Turning a Blind Eye to Evaluator "Abuse"

I've gotten kind of attached to the current look and behavior of AND and OR, which allow short-circuiting even though one would not think the language could (should?) be able to.

It doesn't require simple variables be in a GROUP! on the right hand side.

>> if true and true [print "True"] else [print "False"]

...but a function call has to be.

>> foo: func [x] [
      print "Calling foo!"
      return x > 1000

>> if false and foo 1020 [print "True!"] else [print "False"]
** Error: words/tuples can't be ACTION! as right hand of OR, AND, XOR

>> if false and (foo 1020) [print "True"] else [print "False"]

>> if true and (foo 1020) [print "True!"] else [print "False"]
Calling foo!

Note that if the thing to the left of the AND is false, it does not run the code in the GROUP! on the right. This requires that the right hand side be a quoted parameter convention.

Alternatively we could not quote it, and require the right hand side be in a block:

>> if true and [true] [print "True"] else [print "False"]

>> if false and [foo 1020] [print "True"] else [print "False"]

But I don't like that.

Alternatively we could say we don't offer this and you always use ALL...maybe with COMMA! and maybe not:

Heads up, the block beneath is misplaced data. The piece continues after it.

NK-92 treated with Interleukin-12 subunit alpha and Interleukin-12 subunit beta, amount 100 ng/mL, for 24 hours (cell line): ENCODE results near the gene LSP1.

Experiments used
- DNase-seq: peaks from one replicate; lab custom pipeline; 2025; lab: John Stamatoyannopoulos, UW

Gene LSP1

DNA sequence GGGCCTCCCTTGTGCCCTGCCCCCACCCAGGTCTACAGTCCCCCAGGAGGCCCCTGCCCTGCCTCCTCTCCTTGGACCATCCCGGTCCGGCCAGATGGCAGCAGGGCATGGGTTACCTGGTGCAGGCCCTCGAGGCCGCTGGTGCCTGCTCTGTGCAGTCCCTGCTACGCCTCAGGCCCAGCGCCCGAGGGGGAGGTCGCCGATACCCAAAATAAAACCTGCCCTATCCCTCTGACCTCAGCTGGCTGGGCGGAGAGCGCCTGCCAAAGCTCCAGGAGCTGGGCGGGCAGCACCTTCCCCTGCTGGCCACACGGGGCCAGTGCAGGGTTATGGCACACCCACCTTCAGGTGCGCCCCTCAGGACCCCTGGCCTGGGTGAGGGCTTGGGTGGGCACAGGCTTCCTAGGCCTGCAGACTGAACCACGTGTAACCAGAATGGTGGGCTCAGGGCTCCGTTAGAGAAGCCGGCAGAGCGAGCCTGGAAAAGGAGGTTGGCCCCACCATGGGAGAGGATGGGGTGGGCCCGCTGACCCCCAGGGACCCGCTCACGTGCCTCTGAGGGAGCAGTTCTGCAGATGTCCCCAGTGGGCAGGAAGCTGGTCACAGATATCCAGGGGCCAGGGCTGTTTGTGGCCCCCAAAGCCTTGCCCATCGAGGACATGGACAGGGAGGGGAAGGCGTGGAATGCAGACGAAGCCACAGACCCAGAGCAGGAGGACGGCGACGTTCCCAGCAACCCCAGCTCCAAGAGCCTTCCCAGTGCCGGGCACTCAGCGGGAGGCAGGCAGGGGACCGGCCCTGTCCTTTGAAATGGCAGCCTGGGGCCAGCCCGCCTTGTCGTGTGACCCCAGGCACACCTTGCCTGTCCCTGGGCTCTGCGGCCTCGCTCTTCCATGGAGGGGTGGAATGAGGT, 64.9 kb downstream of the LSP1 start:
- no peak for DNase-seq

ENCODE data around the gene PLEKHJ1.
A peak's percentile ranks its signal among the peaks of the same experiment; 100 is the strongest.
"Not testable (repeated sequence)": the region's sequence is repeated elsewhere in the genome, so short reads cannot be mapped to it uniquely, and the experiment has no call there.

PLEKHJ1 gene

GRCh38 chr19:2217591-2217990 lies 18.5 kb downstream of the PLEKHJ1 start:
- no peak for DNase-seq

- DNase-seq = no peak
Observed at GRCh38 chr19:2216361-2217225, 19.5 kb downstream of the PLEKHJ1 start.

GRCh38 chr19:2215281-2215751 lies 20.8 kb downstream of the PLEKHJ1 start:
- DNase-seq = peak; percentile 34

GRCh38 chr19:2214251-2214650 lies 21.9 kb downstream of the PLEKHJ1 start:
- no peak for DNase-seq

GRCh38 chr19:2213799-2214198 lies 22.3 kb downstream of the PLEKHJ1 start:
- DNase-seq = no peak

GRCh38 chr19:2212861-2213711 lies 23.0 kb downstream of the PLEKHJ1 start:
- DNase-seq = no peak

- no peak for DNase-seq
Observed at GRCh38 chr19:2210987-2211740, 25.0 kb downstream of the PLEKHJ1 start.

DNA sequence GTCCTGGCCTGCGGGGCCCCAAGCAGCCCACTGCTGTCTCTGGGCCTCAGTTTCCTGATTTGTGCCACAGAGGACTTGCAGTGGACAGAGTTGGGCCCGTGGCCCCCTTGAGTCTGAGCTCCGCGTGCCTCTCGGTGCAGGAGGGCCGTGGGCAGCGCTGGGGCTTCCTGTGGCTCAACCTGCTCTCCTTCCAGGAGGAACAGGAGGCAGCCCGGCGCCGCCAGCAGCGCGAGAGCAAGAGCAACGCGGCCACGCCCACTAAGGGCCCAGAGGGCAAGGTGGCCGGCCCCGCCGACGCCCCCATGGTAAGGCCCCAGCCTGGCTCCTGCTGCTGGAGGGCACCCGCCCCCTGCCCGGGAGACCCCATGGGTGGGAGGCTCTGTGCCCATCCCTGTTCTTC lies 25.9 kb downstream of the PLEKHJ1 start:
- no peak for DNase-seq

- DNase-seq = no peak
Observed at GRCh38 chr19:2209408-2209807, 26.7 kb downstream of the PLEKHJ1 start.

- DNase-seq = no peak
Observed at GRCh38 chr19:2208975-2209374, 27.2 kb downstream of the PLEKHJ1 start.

>> if all [true true] [print "True"] else [print "False"]

>> if all [false, foo 1020] [print "True"] else [print "False"]

I just don't think that looks as natural.

It's Like I Said In "Speaking With Tics"...

If you think seeing a GROUP! on the right of AND and OR that doesn't unconditionally evaluate at the callsite is weird, why are you comfortable with for-each x [1 2 3] [...]? That didn't unconditionally evaluate x. Do you expect it to be for-each 'x instead?

It's just too nice to be able to say things like if var1 and var2 or (a > b) [...].

To me, part of what makes the language special is the ability to bend the evaluator to how we want to read code, vs bending code to fit the evaluator. The existence of mechanics like quoted parameters are there to let this happen.

You don't have to use it. And the ability to switch it to where AND is a prefix operator that does bitwise math is the magic of the freedom of choice. You can choose to change the definition even on a module-by-module basis, or on a function-by-function basis.

Further: if you're not bending the language, you're probably not really using it.